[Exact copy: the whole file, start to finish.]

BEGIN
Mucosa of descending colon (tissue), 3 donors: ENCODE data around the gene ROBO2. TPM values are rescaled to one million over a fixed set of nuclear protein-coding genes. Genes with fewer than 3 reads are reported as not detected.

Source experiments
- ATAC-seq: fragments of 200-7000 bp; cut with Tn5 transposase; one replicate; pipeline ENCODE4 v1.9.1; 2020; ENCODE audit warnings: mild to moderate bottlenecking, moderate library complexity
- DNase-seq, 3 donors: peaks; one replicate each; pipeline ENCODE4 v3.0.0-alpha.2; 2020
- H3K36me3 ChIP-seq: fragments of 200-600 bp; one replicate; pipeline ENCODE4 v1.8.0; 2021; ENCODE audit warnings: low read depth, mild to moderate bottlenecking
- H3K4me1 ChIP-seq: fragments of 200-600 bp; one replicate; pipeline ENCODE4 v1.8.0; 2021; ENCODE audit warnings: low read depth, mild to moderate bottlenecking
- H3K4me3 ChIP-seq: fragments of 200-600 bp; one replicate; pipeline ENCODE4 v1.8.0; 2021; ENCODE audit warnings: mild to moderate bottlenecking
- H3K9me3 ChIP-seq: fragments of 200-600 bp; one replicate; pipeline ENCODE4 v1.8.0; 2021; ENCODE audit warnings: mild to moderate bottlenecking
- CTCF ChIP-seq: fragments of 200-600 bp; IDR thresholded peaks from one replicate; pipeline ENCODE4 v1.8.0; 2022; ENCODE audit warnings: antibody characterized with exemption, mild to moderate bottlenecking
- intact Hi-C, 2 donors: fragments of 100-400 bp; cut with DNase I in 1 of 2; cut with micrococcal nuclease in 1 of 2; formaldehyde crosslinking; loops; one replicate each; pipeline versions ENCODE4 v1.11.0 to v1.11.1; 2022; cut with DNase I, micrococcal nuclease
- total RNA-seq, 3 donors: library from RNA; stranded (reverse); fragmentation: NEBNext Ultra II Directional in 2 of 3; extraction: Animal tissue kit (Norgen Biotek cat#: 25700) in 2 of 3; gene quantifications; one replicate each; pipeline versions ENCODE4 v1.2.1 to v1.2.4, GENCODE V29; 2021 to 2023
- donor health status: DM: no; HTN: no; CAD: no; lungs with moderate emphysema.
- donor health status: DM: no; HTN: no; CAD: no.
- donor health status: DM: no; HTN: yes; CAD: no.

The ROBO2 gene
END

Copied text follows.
Mucosa of descending colon (tissue), 3 donors: ENCODE data around the gene ROBO2. TPM values are rescaled to one million over a fixed set of nuclear protein-coding genes. Genes with fewer than 3 reads are reported as not detected.

Source experiments
- ATAC-seq: fragments of 200-7000 bp; cut with Tn5 transposase; one replicate; pipeline ENCODE4 v1.9.1; 2020; ENCODE audit warnings: mild to moderate bottlenecking, moderate library complexity
- DNase-seq, 3 donors: peaks; one replicate each; pipeline ENCODE4 v3.0.0-alpha.2; 2020
- H3K36me3 ChIP-seq: fragments of 200-600 bp; one replicate; pipeline ENCODE4 v1.8.0; 2021; ENCODE audit warnings: low read depth, mild to moderate bottlenecking
- H3K4me1 ChIP-seq: fragments of 200-600 bp; one replicate; pipeline ENCODE4 v1.8.0; 2021; ENCODE audit warnings: low read depth, mild to moderate bottlenecking
- H3K4me3 ChIP-seq: fragments of 200-600 bp; one replicate; pipeline ENCODE4 v1.8.0; 2021; ENCODE audit warnings: mild to moderate bottlenecking
- H3K9me3 ChIP-seq: fragments of 200-600 bp; one replicate; pipeline ENCODE4 v1.8.0; 2021; ENCODE audit warnings: mild to moderate bottlenecking
- CTCF ChIP-seq: fragments of 200-600 bp; IDR thresholded peaks from one replicate; pipeline ENCODE4 v1.8.0; 2022; ENCODE audit warnings: antibody characterized with exemption, mild to moderate bottlenecking
- intact Hi-C, 2 donors: fragments of 100-400 bp; cut with DNase I in 1 of 2; cut with micrococcal nuclease in 1 of 2; formaldehyde crosslinking; loops; one replicate each; pipeline versions ENCODE4 v1.11.0 to v1.11.1; 2022; cut with DNase I, micrococcal nuclease
- total RNA-seq, 3 donors: library from RNA; stranded (reverse); fragmentation: NEBNext Ultra II Directional in 2 of 3; extraction: Animal tissue kit (Norgen Biotek cat#: 25700) in 2 of 3; gene quantifications; one replicate each; pipeline versions ENCODE4 v1.2.1 to v1.2.4, GENCODE V29; 2021 to 2023
- donor health status: DM: no; HTN: no; CAD: no; lungs with moderate emphysema.
- donor health status: DM: no; HTN: no; CAD: no.
- donor health status: DM: no; HTN: yes; CAD: no.

The ROBO2 gene